The questions with regard to which Sañjaya suspended judgment were in fact the questions to be excluded from the problems of knowledge. Is the world eternal, or is it non-eternal? Is it both eternal and non-eternal, or is it neither eternal nor-non-eternal? Is the world finite or infinite? Is there any idividual existence of man after death, or is there not? Is the absolute truth seen face to face by a seer, comprehended by a philosopher, part of real tangible existence, or not? It was with regard to these and similar questions that Sañjaya refused to submit any affirmative answer.

It is with regard to these questions that Mahävïra declared: “From these alternatives, you cannot arrive at truth; from these alternatives, you are certainly led ?? The world is eternal as far as that part is concerned which is the substratum of the (dravya) “world”; it is not eternal as far as its ever-changing state is concerned. In regard to such questions, Mahävïra’s advice to his disciples was neither to support those who maintained that the world is eternal nor those who advocated that it is not eternal. He would have said she same thing regarding such propositions as the world exists and it does not exist; the world is unchangeable; the world is in constant flux; the world has a beginning; the world has no beginning; the world has an end; the world has no end;  etc. Those who are not well-instructed differ in their opinions and hold fast to their dogmas without reason.3 And these were precisely the questions which Buddha regarded as unthinkable on the ground that those who will think about them are sure to go mad, without ever being able to find a final answer, or to reach apodeictic certainty.4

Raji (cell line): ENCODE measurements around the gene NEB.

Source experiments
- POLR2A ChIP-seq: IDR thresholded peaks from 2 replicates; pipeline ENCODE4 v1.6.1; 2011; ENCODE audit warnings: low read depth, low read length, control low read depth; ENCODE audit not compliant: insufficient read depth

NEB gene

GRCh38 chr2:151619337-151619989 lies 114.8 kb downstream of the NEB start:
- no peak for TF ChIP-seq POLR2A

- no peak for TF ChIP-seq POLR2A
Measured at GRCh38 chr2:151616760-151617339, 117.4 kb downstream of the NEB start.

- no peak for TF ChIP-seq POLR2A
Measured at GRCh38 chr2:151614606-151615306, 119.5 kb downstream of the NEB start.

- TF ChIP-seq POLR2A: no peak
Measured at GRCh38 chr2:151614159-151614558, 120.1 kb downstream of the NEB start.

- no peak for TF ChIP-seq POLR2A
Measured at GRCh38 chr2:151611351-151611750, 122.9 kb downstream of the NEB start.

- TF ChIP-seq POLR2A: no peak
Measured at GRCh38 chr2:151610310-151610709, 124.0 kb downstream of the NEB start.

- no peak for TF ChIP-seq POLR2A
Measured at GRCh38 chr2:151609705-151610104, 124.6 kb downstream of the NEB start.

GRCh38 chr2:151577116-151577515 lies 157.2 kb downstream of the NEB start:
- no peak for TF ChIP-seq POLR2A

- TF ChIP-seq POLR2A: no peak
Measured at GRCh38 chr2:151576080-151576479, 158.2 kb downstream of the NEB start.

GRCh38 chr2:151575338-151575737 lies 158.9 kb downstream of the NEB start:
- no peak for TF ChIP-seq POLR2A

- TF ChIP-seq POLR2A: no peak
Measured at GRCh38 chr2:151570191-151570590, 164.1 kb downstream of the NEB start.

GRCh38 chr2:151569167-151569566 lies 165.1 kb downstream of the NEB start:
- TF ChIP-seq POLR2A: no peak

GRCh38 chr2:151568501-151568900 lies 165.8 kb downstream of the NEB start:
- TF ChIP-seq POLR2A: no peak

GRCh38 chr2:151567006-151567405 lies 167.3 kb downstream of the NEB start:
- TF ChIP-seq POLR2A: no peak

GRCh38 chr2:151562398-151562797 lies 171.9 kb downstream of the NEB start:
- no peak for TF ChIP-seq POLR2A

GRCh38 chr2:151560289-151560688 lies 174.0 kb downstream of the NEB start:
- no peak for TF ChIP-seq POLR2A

If one has to answer such questions, one should answer them by saying, contrary to both a dogmatist and a sceptic, “It may be that in one sense, looking from one point of view, A is B. It may be that in another sense, looking from another point of view, a is not-B. It may again be that looking from a third point of view, A is both B and not-B. It may equally be that when viewed from a fourth point of view, A is neither B nor not-B.”

Since one cannot prolong life,2 one should not on that account be careless. Those who acquire wealth by evil deeds and by adhering to wrong principles, will lose it. People in this world and in the next cannot escape the effect of their own actions. Wealth will never protect a careless man in this world. Like a wise man, trust nobody but be always wary and on the alert.

One cannot quickly arrive at discernment; therefore one should exert oneself, abstain from pleasures, understand the world, guard oneself and be impartial like a sage. External things weaken the intellect and allure many; therefore keep them out of mind. Remove pride, delusion, greed and deceit. Heretics, who are impure and proud, are always subject to love and hatred, and they are wholly under the influence of their passions. Despising them as unholy men, one should desire virtue till the end of one’s life.3